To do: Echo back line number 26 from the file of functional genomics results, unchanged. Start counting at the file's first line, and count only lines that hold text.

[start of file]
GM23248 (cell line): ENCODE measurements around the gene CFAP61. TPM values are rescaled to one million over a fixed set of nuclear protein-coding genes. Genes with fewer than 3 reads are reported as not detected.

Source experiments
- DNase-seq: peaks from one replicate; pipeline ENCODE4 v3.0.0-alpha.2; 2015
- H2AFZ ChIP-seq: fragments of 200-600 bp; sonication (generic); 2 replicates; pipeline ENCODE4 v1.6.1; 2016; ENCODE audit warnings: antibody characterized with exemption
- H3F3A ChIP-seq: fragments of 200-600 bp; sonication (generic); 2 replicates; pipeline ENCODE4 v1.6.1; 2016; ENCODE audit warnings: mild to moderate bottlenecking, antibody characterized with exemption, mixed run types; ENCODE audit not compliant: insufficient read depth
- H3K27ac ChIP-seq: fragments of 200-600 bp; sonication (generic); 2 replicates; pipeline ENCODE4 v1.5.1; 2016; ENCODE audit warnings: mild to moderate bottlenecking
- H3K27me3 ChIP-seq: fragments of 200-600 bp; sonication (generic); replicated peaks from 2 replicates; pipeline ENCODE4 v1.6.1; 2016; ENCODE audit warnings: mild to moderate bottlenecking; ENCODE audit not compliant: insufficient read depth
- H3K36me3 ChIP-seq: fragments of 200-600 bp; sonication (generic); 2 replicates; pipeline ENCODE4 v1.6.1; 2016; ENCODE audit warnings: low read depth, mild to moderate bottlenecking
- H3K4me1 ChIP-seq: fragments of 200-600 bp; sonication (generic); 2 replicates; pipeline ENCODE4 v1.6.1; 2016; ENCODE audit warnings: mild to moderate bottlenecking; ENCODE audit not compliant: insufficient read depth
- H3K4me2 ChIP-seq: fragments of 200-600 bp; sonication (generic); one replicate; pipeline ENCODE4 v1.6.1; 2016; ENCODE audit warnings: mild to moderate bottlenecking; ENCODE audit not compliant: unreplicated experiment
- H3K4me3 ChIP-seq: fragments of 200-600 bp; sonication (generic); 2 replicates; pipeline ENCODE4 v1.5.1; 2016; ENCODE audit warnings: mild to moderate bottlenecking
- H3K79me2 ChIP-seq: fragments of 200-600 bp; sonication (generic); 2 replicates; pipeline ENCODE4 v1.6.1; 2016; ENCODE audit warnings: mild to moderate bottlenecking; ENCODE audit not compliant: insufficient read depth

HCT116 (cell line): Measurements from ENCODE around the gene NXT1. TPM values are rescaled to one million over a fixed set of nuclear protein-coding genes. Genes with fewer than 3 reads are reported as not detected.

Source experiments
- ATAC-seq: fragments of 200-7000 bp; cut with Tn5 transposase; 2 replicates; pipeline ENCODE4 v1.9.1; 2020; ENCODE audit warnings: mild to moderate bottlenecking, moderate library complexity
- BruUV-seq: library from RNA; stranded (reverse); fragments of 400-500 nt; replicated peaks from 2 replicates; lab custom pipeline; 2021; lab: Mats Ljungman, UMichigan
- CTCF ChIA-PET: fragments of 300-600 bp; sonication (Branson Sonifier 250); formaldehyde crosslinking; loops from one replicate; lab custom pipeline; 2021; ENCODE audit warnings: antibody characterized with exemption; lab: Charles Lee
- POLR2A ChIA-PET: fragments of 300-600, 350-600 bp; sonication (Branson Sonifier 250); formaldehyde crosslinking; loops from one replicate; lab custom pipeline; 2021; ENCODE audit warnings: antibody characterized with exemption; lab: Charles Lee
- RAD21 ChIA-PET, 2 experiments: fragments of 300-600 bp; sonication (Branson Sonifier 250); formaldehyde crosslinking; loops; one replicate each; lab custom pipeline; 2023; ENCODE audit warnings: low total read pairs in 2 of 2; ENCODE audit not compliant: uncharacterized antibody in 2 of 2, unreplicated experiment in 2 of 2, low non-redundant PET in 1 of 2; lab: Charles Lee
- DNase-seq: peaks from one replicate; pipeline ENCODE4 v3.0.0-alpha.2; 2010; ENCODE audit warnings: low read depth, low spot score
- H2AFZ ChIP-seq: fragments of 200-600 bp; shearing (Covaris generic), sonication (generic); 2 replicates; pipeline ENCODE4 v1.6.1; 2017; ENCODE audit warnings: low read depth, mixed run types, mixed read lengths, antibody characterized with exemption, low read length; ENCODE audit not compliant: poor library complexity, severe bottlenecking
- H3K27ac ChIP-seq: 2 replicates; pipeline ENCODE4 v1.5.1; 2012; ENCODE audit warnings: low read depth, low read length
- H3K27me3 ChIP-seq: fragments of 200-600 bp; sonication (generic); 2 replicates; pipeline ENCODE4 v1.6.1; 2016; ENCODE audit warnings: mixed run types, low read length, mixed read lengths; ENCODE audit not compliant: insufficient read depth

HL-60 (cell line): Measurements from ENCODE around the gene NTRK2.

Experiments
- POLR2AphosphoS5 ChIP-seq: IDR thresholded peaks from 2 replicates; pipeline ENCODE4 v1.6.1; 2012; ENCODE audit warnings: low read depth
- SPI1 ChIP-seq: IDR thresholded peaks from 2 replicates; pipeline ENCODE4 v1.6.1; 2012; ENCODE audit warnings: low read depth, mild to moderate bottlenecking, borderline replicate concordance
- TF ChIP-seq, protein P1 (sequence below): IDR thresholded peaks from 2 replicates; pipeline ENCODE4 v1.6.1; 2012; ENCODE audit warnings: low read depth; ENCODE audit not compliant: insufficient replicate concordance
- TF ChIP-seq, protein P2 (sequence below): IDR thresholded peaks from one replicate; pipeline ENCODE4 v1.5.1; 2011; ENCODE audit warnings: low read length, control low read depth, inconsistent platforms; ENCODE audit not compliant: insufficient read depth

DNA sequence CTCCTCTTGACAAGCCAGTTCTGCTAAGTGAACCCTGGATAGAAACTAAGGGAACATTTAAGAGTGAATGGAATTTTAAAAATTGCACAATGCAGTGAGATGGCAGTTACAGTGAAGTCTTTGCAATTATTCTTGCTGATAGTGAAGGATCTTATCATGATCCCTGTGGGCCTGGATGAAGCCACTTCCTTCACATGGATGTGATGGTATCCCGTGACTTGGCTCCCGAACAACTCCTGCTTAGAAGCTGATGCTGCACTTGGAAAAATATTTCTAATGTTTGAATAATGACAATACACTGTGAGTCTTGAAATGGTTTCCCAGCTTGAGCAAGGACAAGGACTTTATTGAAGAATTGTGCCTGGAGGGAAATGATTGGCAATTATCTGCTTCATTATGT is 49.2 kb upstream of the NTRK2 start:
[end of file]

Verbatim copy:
- POLR2AphosphoS5 ChIP-seq: IDR thresholded peaks from 2 replicates; pipeline ENCODE4 v1.6.1; 2012; ENCODE audit warnings: low read depth